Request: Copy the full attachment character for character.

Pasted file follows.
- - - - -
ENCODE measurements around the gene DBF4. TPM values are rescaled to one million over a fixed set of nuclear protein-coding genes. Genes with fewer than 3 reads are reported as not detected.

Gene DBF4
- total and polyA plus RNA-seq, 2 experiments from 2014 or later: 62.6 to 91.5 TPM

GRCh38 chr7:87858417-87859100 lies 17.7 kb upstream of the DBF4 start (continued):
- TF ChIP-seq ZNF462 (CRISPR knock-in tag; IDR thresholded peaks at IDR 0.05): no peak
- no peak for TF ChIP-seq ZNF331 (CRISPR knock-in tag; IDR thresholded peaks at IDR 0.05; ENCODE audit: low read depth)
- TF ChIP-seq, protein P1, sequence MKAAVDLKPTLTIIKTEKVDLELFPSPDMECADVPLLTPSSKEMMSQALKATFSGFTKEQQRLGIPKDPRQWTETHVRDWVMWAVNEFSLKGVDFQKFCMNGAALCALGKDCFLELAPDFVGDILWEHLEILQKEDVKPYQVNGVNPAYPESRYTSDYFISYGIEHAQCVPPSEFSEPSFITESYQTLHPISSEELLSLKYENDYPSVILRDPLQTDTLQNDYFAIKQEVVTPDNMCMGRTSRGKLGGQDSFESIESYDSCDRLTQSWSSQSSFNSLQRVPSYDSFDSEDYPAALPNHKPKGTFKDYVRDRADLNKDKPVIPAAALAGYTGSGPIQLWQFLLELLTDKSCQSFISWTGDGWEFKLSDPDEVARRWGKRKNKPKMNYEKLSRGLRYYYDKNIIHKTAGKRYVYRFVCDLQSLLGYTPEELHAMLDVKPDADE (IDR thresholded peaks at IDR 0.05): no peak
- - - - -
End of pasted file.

ENCODE measurements around the gene DBF4. TPM values are rescaled to one million over a fixed set of nuclear protein-coding genes. Genes with fewer than 3 reads are reported as not detected.

Gene DBF4
- total and polyA plus RNA-seq, 2 experiments from 2014 or later: 62.6 to 91.5 TPM

GRCh38 chr7:87858417-87859100 lies 17.7 kb upstream of the DBF4 start (continued):
- TF ChIP-seq ZNF462 (CRISPR knock-in tag; IDR thresholded peaks at IDR 0.05): no peak
- no peak for TF ChIP-seq ZNF331 (CRISPR knock-in tag; IDR thresholded peaks at IDR 0.05; ENCODE audit: low read depth)
- TF ChIP-seq, protein P1, sequence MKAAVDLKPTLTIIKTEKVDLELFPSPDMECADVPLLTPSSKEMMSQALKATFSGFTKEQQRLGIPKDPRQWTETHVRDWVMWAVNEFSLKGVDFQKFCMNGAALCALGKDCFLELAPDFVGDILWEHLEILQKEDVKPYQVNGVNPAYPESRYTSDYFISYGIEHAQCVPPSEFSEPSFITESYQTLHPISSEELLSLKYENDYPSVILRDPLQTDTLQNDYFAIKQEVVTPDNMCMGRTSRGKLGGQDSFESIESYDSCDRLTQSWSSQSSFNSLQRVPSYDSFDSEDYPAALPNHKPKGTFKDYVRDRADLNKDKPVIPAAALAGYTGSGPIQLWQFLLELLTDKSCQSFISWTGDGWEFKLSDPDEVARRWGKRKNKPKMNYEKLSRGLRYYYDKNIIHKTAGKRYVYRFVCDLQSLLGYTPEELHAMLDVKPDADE (IDR thresholded peaks at IDR 0.05): no peak